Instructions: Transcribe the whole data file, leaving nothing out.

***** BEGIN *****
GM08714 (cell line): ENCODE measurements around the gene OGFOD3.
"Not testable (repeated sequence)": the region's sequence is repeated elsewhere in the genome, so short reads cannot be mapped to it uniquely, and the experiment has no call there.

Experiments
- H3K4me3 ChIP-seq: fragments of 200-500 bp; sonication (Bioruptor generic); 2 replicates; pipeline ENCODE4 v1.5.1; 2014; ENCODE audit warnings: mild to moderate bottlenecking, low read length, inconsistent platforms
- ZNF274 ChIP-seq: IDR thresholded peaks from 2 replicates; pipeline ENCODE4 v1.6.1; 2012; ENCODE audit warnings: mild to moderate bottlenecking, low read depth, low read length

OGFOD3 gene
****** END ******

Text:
GM08714 (cell line): ENCODE measurements around the gene OGFOD3.
"Not testable (repeated sequence)": the region's sequence is repeated elsewhere in the genome, so short reads cannot be mapped to it uniquely, and the experiment has no call there.

Experiments
- H3K4me3 ChIP-seq: fragments of 200-500 bp; sonication (Bioruptor generic); 2 replicates; pipeline ENCODE4 v1.5.1; 2014; ENCODE audit warnings: mild to moderate bottlenecking, low read length, inconsistent platforms
- ZNF274 ChIP-seq: IDR thresholded peaks from 2 replicates; pipeline ENCODE4 v1.6.1; 2012; ENCODE audit warnings: mild to moderate bottlenecking, low read depth, low read length

OGFOD3 gene